Ann Sarah ATKINS , 1882–1983 (aged 101 years)
These recollections were given to Helen Hannah in 1982. Ann was then 99 years of age.
Recollections of Ann Sarah CARMADY
''My parents married very young. It was two years before they found me. I was born at Cedar Party Creek. I had two brothers and two sisters. They were very hard to rear. They got bronchitis. We shifted to Mitchells Island when I was five. I remember playing with stinging nettles alongside the barn and screaming my head off.
I was the toughest. I could talk by the time I was two year old. There was only one year and ten months between me and the next one. Mother set me down at the end of a row of com. She set my sister between my legs. When she came up to the end of the row she'd call out and I'd say, "Didi alright." From then on she got "Didi" as her name.
I know I loved my mother and she had a very bad spin. Her name was Phoebe Moy. She did the farming, same as I did. When I got big enough I had to help my dad. One time I had to help him with a coil of barb wire. He put a broom handle through the middle. There was big rushes [bullrushes] he could step over and I couldn't. The coil of barb wire ran back on me and he was angry.
My mother was bitten by a snake. [It happened like this.] We all killed our own meat, we'd take a quarter each. Each neighbour killed a fat beast in turn. We knew nothing about cutting it up, so we made pieces of it, and it was salted down and put in a cask. We'd make our own brine with salt so a potato would float. Anyway, mother went out and the cask was under a grape trellis. She saw the snake on the ground and knew it was a redbelly. She never said anything to anybody. She went in and got a razor blade. She sacrificed the bite, she put gun powder on it and set fire to it, squeezed it, and she went to bed. She said it was the best night's sleep she'd had for years.
On Mitchells Island we had a double barrel gun and it was shoot, shoot, shoot, if you wanted anything. We grew our own arrowroot. We had a trough made out of a cabbage tree. We would grate the arrowroot. It would run into this trough, then we would wash it and let it settle, do that again until it goes white. Then you dry it and put it in a packet.
We also had lovely porridge. It was very healthy porridge. Grow white corn, pick a nice cob, you shell it and thrash it, put it through a thrasher, then put it through a cracker, then through a sieve, and you make your own porridge. We were reared on that.
The Aborigines had been there. I didn't see any. The corkwood tree just behind the kitchen had holes in it where they used to climb it. The gins used to climb up and cut the honey, and one on the ground would catch it with a sheet of bark. Same with the [koala] bears, they'd cut the tree limbs off, the bears would fall down. They'd make a fire with coals. They'd rub two sticks together to make a fire. They'd cook the bear, hair and all. The hair would be burnt off.
Doctor Loten was our father's grandfather. He came out with two loads of convicts, went gold digging, then came to the Manning to settle. He used to ride everywhere. He got word about a man being bitten by a snake. It was at ScottsCreek in a mangrove. This man was in the habit of grabbing a snake by the tail and cracking the head of it. A whip snake bit him. They sent for a doctor. They were dragging that man up the hills and back again, to keep him awake. It was three days before the doctor got there. He said, ''What are you doing? He'll die if you don't let him have a sleep."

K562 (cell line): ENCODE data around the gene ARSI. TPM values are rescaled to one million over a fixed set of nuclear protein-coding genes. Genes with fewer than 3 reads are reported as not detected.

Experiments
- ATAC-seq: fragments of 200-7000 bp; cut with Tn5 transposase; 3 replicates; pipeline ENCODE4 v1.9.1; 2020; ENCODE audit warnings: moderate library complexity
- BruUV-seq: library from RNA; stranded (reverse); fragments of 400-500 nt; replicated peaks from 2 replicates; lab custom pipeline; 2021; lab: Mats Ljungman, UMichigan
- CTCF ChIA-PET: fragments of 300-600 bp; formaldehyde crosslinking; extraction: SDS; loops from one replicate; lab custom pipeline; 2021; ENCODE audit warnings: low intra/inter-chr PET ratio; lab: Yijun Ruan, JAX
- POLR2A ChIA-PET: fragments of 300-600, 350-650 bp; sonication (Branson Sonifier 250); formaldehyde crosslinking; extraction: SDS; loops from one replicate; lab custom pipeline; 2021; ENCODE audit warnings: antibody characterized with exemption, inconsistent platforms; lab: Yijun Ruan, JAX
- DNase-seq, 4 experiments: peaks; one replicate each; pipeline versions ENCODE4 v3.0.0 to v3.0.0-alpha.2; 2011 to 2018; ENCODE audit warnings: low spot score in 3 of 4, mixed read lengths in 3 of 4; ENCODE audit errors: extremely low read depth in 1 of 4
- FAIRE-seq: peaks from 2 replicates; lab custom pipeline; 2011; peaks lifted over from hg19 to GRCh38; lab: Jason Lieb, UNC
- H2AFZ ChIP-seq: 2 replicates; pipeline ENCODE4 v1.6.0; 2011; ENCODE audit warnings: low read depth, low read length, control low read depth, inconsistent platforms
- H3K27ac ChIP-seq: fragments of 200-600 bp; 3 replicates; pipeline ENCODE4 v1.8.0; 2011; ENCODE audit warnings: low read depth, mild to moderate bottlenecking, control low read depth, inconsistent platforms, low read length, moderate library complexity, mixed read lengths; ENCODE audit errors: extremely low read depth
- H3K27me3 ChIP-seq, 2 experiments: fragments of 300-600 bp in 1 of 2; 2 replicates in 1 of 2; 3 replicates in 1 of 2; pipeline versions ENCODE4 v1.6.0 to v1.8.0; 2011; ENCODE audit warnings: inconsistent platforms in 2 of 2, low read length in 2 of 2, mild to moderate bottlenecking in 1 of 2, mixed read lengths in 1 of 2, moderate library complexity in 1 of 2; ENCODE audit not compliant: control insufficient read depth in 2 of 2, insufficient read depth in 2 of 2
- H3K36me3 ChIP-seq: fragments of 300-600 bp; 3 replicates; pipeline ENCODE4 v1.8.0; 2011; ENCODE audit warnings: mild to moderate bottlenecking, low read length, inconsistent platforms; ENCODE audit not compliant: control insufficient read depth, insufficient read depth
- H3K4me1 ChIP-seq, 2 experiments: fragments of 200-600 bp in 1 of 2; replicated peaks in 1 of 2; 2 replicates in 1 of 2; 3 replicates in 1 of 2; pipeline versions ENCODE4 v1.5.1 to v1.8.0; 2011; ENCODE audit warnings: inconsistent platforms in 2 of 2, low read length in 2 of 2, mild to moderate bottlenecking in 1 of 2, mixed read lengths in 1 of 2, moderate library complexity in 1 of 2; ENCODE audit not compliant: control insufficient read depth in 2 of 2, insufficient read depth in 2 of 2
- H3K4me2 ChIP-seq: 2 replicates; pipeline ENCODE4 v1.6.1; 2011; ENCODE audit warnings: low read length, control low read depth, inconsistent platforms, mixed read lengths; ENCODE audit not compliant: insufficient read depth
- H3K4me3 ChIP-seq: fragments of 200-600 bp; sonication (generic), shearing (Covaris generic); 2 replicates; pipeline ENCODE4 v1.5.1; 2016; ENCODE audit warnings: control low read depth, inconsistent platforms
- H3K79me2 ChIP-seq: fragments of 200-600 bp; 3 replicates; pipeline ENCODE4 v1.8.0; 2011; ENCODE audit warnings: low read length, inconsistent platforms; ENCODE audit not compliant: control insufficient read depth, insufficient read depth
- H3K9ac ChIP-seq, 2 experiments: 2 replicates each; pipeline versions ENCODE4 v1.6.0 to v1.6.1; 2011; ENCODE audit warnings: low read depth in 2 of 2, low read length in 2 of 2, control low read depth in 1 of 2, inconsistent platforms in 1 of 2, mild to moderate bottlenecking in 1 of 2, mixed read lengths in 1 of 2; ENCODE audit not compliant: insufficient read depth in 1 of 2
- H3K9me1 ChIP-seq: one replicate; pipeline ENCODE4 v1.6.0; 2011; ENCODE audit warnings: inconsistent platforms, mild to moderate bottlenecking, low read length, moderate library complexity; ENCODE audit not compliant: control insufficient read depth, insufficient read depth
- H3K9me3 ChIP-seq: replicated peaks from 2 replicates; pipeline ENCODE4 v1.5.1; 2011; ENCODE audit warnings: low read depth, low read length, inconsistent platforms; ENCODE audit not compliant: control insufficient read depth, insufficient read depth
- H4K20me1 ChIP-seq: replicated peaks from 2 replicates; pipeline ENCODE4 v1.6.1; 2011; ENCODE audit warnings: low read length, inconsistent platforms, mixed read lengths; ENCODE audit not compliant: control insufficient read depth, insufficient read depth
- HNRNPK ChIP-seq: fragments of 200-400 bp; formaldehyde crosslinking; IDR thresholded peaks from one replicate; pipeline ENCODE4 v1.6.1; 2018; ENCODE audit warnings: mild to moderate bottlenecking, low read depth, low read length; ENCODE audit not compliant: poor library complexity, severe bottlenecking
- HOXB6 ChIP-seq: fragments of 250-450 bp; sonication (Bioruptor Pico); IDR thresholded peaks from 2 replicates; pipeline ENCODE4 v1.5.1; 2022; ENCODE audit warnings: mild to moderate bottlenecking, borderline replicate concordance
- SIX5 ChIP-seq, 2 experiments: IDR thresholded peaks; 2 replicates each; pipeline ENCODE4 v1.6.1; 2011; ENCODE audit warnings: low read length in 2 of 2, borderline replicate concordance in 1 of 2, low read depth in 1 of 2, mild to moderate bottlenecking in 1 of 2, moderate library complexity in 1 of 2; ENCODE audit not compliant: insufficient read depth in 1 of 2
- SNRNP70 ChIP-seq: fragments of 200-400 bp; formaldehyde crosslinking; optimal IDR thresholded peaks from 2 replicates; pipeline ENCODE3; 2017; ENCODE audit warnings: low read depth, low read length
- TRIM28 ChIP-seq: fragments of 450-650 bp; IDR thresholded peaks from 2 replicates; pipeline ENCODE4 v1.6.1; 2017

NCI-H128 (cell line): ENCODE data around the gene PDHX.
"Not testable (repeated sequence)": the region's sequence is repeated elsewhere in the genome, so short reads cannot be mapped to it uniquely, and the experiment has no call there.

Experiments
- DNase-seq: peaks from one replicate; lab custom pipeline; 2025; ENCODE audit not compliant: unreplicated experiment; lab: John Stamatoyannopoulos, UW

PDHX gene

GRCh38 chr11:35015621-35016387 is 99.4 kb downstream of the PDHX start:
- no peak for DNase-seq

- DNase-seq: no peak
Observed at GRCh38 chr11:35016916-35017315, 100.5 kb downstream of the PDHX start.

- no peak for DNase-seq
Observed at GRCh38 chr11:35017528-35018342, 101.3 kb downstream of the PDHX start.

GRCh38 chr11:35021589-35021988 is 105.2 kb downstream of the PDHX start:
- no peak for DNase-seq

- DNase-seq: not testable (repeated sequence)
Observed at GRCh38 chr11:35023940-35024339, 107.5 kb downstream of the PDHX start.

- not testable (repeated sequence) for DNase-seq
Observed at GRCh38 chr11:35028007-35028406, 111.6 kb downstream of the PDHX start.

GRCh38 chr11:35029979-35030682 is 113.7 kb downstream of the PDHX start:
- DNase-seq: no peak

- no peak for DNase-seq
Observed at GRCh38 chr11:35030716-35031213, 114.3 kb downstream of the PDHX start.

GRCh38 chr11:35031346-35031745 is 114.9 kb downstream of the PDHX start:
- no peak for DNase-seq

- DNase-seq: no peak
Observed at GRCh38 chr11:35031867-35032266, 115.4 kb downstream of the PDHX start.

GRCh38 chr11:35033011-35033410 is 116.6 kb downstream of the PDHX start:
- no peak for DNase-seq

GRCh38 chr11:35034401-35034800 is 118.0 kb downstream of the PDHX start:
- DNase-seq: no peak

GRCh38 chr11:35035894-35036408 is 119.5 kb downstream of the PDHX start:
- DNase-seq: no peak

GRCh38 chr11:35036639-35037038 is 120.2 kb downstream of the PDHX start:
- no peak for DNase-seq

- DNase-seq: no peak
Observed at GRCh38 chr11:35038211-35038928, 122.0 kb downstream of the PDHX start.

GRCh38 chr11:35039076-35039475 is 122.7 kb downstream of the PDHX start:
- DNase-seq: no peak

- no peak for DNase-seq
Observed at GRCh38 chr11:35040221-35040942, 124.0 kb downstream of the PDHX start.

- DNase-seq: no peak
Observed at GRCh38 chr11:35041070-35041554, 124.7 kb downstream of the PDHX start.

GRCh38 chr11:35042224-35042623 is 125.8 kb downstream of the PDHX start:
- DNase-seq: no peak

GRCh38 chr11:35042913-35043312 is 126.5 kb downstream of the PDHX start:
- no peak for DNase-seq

There was an old Mr Blair who lived on Redbank. He had an old sulky. It had a spring at the back. He had a hide, cow hide or bullock hide, on there to carry his goods. He'd put his things in the hide. He had two little dogs. He used to trap wild horses, brumbies, and boil them down for oil.
Another thing I remember was the time that I had my two teeth out. The first double tooth on both sides ached and ached. A traveller came to Croki. It was in the back yard of a hotel. I sat on a kerosene box. All out in cold blood. I got one out. "That's enough", I said. "Get back on there!" mum said. I thought the top was coming off my head.
After I finished school at 14 I was sent down to help this woman who was dying of tuberculosis. She spat on rags and I had to wash them by hand. I was there for three months for nothing. Anyway, my grandma came down to see how I was getting on. She went home and told mother. Mum came down and got me, took me home. There was nothing to do, only housework.
Later, I fell in love with Frank. I don't think he knew. We went down to Harrington on the "John Gollan." I thought he was christmas. We lived mostly on Upper Lansdowne after our marriage. Frank was a bullock driver. I had ten babies. Never had a nurse or a doctor. Sometimes I was in labour milking the cows. When one was born I called down to the servant girl to bring me something and I reached down and dragged him up alongside me, wrapped him in a shirt to keep him warm. It's a wonder he didn't smother.
I raised another baby, too. Mrs Doyle got burnt. She had three little girls and this was the first boy. He was three months old and she was going to bathe him. A breeze came in the door and blew her gown onto the fire and set fire to her. She jumped and screamed till she collapsed and that was it. She lived a fortnight. Septicaemia set in. Frank and I used to see how the children were. The baby was all chaffed around his fat little legs. I said, ''You'd better give me that baby." I didn't think they would on account of their religion. They were broadminded though. I miss him as much as he was my own.
At Upper Lansdowne there was no money for anything. No money for iron for the roof. But they'd split the shingles out of an oak tree. The house was shingle. My older children would spend hours out at night. They'd get the frying pan from me and they'd go along the creek and they'd catch the eels!"